Lake mud may reveal environmental change

Posted on January 8th, 2010 by


On January 6, students taking the J-Term course “Paleolimnology” (GEO 110) retrieved three sediment cores from Lake Hallett in St. Peter, with assistance from researchers from the University of Minnesota’s Limnological Research Center.  Lake sediments accumulate slowly over time, so they can record signals of environmental changes that happened before people were monitoring the lake.  The students will spend the rest of the month examining physical, chemical and biological characteristics of the mud to try to tell the story of Lake Hallett and its landscape.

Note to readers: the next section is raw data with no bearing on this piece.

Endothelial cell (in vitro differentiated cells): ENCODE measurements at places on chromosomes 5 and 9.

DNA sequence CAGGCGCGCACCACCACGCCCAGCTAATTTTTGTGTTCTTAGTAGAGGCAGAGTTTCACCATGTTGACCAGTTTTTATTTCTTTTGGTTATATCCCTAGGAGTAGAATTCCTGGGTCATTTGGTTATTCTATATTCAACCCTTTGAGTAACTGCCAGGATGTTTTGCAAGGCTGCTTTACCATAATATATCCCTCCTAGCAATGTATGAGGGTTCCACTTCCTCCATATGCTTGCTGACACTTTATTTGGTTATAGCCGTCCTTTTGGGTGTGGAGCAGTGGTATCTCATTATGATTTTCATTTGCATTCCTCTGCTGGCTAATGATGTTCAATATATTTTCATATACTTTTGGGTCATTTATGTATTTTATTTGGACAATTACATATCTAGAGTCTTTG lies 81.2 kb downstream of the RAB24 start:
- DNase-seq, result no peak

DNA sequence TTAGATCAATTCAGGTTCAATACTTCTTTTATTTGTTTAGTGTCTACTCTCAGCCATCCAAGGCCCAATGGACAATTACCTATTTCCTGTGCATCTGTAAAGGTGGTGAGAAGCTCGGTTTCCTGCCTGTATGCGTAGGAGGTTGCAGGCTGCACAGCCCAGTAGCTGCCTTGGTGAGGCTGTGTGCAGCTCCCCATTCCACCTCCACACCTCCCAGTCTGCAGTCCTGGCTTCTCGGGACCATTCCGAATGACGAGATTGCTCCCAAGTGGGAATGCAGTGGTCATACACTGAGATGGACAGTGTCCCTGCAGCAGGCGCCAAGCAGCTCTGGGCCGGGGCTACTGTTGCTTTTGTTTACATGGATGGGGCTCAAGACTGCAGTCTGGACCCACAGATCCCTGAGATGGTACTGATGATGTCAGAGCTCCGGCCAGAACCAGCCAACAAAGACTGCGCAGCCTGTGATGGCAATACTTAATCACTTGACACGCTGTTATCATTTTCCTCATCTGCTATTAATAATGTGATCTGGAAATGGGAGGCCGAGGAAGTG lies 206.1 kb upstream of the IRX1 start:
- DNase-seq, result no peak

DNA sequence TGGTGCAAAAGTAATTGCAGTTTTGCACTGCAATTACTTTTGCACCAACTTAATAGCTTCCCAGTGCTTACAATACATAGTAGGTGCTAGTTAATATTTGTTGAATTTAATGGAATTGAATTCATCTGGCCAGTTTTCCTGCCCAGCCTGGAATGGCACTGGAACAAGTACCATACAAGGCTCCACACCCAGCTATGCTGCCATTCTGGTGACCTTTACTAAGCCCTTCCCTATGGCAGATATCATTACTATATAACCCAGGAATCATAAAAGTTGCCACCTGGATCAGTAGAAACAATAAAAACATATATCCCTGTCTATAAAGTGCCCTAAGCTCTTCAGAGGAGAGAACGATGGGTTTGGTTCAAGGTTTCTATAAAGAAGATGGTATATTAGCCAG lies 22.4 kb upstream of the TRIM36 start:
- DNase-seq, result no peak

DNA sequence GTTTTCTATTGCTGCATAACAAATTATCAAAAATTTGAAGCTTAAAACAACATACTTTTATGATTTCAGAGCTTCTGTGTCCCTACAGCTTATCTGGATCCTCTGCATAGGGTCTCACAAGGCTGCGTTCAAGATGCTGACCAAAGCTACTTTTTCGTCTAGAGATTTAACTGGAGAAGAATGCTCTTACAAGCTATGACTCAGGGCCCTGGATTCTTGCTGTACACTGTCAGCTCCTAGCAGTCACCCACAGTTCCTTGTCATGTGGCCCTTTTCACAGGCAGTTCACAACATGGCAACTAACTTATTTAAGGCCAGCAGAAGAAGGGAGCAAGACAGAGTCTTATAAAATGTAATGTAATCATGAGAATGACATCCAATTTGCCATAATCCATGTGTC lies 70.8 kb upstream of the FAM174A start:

One Comment

  1. […] While I was in Dr. Murphy’s lab, she told me her class was going to join with Dr. Laura Triplett’s (geology) Paleolimnology course to present their final results to one another. So I dropped by the geology department and found Dr. Triplett’s students investigating the sediments in St. Peter’s own Lake Hallett. More pictures and information can be found on the Geology blog here and the Environmental Studies blog here. […]